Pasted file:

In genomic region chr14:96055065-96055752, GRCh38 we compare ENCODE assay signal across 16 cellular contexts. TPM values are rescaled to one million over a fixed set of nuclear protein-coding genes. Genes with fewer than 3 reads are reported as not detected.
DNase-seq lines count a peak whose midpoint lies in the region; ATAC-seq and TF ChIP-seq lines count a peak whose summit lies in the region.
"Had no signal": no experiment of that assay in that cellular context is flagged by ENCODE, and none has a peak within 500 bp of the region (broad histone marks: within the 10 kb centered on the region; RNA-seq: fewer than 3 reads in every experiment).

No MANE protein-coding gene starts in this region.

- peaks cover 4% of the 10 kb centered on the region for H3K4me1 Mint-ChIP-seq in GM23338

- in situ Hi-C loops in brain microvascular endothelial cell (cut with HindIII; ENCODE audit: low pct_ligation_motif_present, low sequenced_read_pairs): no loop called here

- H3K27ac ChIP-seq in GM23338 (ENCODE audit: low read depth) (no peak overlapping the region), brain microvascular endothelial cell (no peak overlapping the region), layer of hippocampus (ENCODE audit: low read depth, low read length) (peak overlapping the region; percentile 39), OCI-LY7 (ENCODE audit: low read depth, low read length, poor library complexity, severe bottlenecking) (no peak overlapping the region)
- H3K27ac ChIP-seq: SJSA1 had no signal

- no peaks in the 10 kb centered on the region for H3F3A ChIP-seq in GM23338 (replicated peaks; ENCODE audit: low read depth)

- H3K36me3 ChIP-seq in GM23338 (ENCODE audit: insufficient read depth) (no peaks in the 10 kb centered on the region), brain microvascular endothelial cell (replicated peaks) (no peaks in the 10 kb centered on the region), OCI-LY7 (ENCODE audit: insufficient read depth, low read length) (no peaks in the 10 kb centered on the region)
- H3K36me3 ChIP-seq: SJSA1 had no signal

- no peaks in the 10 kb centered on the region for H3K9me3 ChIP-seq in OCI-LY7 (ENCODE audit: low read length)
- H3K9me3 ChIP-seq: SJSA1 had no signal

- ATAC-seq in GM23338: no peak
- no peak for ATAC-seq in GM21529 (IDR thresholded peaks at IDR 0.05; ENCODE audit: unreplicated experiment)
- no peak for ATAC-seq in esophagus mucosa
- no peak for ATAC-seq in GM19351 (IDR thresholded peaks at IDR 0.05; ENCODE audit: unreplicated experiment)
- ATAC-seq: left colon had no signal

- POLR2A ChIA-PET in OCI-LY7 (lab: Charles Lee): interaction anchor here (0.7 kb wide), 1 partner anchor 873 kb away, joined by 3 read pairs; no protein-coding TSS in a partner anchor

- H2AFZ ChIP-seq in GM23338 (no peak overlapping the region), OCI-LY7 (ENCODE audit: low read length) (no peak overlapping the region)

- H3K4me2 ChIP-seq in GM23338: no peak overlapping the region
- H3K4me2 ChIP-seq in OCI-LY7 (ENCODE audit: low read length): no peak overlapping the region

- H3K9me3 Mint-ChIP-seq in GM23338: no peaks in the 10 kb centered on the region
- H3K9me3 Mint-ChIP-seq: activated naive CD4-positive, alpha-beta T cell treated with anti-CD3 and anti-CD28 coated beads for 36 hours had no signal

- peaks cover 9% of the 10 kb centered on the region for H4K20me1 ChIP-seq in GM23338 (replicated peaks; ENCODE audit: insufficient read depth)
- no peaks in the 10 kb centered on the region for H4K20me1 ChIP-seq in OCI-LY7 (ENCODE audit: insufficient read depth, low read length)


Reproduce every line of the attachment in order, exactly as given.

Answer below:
In genomic region chr14:96055065-96055752, GRCh38 we compare ENCODE assay signal across 16 cellular contexts. TPM values are rescaled to one million over a fixed set of nuclear protein-coding genes. Genes with fewer than 3 reads are reported as not detected.
DNase-seq lines count a peak whose midpoint lies in the region; ATAC-seq and TF ChIP-seq lines count a peak whose summit lies in the region.
"Had no signal": no experiment of that assay in that cellular context is flagged by ENCODE, and none has a peak within 500 bp of the region (broad histone marks: within the 10 kb centered on the region; RNA-seq: fewer than 3 reads in every experiment).

No MANE protein-coding gene starts in this region.

- peaks cover 4% of the 10 kb centered on the region for H3K4me1 Mint-ChIP-seq in GM23338

- in situ Hi-C loops in brain microvascular endothelial cell (cut with HindIII; ENCODE audit: low pct_ligation_motif_present, low sequenced_read_pairs): no loop called here

- H3K27ac ChIP-seq in GM23338 (ENCODE audit: low read depth) (no peak overlapping the region), brain microvascular endothelial cell (no peak overlapping the region), layer of hippocampus (ENCODE audit: low read depth, low read length) (peak overlapping the region; percentile 39), OCI-LY7 (ENCODE audit: low read depth, low read length, poor library complexity, severe bottlenecking) (no peak overlapping the region)
- H3K27ac ChIP-seq: SJSA1 had no signal

- no peaks in the 10 kb centered on the region for H3F3A ChIP-seq in GM23338 (replicated peaks; ENCODE audit: low read depth)

- H3K36me3 ChIP-seq in GM23338 (ENCODE audit: insufficient read depth) (no peaks in the 10 kb centered on the region), brain microvascular endothelial cell (replicated peaks) (no peaks in the 10 kb centered on the region), OCI-LY7 (ENCODE audit: insufficient read depth, low read length) (no peaks in the 10 kb centered on the region)
- H3K36me3 ChIP-seq: SJSA1 had no signal

- no peaks in the 10 kb centered on the region for H3K9me3 ChIP-seq in OCI-LY7 (ENCODE audit: low read length)
- H3K9me3 ChIP-seq: SJSA1 had no signal

- ATAC-seq in GM23338: no peak
- no peak for ATAC-seq in GM21529 (IDR thresholded peaks at IDR 0.05; ENCODE audit: unreplicated experiment)
- no peak for ATAC-seq in esophagus mucosa
- no peak for ATAC-seq in GM19351 (IDR thresholded peaks at IDR 0.05; ENCODE audit: unreplicated experiment)
- ATAC-seq: left colon had no signal

- POLR2A ChIA-PET in OCI-LY7 (lab: Charles Lee): interaction anchor here (0.7 kb wide), 1 partner anchor 873 kb away, joined by 3 read pairs; no protein-coding TSS in a partner anchor

- H2AFZ ChIP-seq in GM23338 (no peak overlapping the region), OCI-LY7 (ENCODE audit: low read length) (no peak overlapping the region)

- H3K4me2 ChIP-seq in GM23338: no peak overlapping the region
- H3K4me2 ChIP-seq in OCI-LY7 (ENCODE audit: low read length): no peak overlapping the region

- H3K9me3 Mint-ChIP-seq in GM23338: no peaks in the 10 kb centered on the region
- H3K9me3 Mint-ChIP-seq: activated naive CD4-positive, alpha-beta T cell treated with anti-CD3 and anti-CD28 coated beads for 36 hours had no signal

- peaks cover 9% of the 10 kb centered on the region for H4K20me1 ChIP-seq in GM23338 (replicated peaks; ENCODE audit: insufficient read depth)
- no peaks in the 10 kb centered on the region for H4K20me1 ChIP-seq in OCI-LY7 (ENCODE audit: insufficient read depth, low read length)